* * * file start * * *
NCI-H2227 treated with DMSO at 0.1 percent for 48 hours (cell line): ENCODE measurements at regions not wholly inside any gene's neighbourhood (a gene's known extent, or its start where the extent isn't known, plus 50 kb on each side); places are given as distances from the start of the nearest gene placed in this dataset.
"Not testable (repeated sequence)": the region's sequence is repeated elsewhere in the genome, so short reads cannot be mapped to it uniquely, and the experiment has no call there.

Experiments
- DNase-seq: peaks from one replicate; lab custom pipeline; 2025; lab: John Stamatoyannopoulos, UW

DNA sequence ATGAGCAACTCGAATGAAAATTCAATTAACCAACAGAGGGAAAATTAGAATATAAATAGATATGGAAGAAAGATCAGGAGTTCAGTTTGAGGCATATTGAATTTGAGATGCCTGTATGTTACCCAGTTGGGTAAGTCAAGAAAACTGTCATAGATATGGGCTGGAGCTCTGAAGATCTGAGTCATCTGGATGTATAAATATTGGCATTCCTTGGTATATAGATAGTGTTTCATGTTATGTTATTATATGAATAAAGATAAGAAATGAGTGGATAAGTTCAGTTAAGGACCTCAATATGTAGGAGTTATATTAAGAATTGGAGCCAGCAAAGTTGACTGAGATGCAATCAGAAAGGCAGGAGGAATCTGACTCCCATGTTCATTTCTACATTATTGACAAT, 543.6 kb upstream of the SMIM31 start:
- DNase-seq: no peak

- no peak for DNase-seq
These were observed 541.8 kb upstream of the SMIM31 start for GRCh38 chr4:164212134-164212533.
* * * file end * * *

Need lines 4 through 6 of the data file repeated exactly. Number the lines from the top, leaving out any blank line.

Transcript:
- DNase-seq: peaks from one replicate; lab custom pipeline; 2025; lab: John Stamatoyannopoulos, UW

DNA sequence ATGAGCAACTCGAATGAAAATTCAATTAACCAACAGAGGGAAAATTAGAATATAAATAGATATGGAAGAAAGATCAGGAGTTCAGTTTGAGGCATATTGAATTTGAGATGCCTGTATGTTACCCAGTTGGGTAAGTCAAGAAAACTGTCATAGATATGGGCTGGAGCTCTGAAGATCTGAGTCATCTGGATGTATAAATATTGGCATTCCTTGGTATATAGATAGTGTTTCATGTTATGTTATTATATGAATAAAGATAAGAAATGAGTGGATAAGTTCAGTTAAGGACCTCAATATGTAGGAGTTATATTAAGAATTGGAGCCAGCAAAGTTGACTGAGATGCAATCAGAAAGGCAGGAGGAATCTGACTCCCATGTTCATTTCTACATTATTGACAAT, 543.6 kb upstream of the SMIM31 start:
- DNase-seq: no peak